## Asymmetric Information

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When one party of a transaction has more or better information than the other party

When sellers have more information than the buyers —> surplus-generating trades may not occur —> this is the market value

Could be transaction that would make both sides better, but asymmetric info prevents it from happening, as we will explain

## Adverse selection

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hidden fixed characteristics at the time of contracting

Fixed in the sense that they don’t change but you hide it (I.e. they don’t know about some characteristic that you have when you make the transaction (but they may learn it))

Ex: insurance - people with hidden characteristics buy it - someone who knows that they are sick could buy it - they know it but other side doesn’t

Ex: other side doesn’t know things like how bad a driver you are, how likely you are to get sick, or how smart/hard-working you are when you engage in a transaction with them

## Moral hazard

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hidden actions following contracting

Ex: insurance - after you buy insurance, you behave recklessly (I.e. buy car insurance and then drive more reckless)

Stuff that happens after you buy it,. such as questions about your investment strategy after getting funding or how hard you will work after receiving a loan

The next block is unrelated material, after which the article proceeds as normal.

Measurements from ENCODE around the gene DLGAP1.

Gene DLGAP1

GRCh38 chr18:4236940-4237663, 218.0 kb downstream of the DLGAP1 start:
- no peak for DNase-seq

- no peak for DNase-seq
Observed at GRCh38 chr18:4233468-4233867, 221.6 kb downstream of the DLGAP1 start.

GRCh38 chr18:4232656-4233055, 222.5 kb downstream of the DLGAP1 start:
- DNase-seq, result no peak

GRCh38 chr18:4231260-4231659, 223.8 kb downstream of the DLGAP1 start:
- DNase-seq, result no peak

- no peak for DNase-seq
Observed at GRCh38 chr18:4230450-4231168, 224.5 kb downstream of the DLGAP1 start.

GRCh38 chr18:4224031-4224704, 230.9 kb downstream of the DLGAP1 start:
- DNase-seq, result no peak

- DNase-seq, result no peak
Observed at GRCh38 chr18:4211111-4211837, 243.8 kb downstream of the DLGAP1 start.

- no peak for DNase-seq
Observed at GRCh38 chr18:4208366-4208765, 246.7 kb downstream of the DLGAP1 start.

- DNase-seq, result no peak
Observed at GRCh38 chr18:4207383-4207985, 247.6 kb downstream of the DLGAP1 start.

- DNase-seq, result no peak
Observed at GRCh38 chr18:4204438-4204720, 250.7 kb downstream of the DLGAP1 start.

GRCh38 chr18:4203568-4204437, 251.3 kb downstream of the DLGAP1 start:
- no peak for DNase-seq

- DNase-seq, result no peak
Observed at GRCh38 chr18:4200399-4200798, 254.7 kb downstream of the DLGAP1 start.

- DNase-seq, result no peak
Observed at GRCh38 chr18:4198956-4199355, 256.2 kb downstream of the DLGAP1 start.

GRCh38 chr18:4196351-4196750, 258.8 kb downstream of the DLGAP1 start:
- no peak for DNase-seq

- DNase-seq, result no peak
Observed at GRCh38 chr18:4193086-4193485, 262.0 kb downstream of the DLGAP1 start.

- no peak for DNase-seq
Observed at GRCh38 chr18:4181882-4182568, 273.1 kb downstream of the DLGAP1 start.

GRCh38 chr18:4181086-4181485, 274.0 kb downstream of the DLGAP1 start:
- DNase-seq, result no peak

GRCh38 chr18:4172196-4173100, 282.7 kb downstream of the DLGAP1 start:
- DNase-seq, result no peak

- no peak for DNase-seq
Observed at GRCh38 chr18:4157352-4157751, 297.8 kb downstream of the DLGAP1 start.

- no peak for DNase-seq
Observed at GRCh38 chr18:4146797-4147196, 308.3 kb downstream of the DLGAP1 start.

## Lime/Lemon/Candy overview

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2 groups of people - group 1 (citrus farmer) has a brown paper bag which has either a lemon or a lime (they don’t know); group 2 (juice producer) group has a mini-candy. Equal number of limes and lemons

group with the fruit (group 1) values a lime at 60 cents, a lemon at 30 cents, and a mini-candy at 50 cents

Group with the candy (group 2) values a lime at 70 cents, lemon at 40, and mini-candy at 50

So, for everyone a lime is better than a lemon; juice producer (group 2) values lime and lemon more than citrus farmer does

## No-Info Case

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Here, neither side has information about what is inside the bag - don’t know if lime or lemon

So, need to calculate expected value from a trade to see if worth it

To the farmer (group 1), EV (bag) = .50(.60)+.50(.30) = .45

To the juice producer (group 2), EV (bag) = .50(.70) + .50(.40) = .55

So, since the group without the bag values the bag more than the group with the bag, there can be trade for the mini candy (at 50 cents). Group 1 (sellers) will receive 50-45 = 5 cents and the buyers will receive 55-50=5 cents profit too.

If there were money, rather than just the mini-candies, could be trade between 45 and 55 cents, as this is the ZOPA - where everyone could benefit from a trade

## Asymmetric Information Case

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Now, same case, but the group with the bag (group 1) can see if it is a lemon or a lime

If price is a mini-candy (50 cents) - Since group 1 values limes more than candy, they will only want to trade the lemon. Group 2 won’t pay 50 cents for the lemon - need to lower the price. Market will unravel as no sale of limes. But, exchange for lemons between 30 and 40 cents could still occur.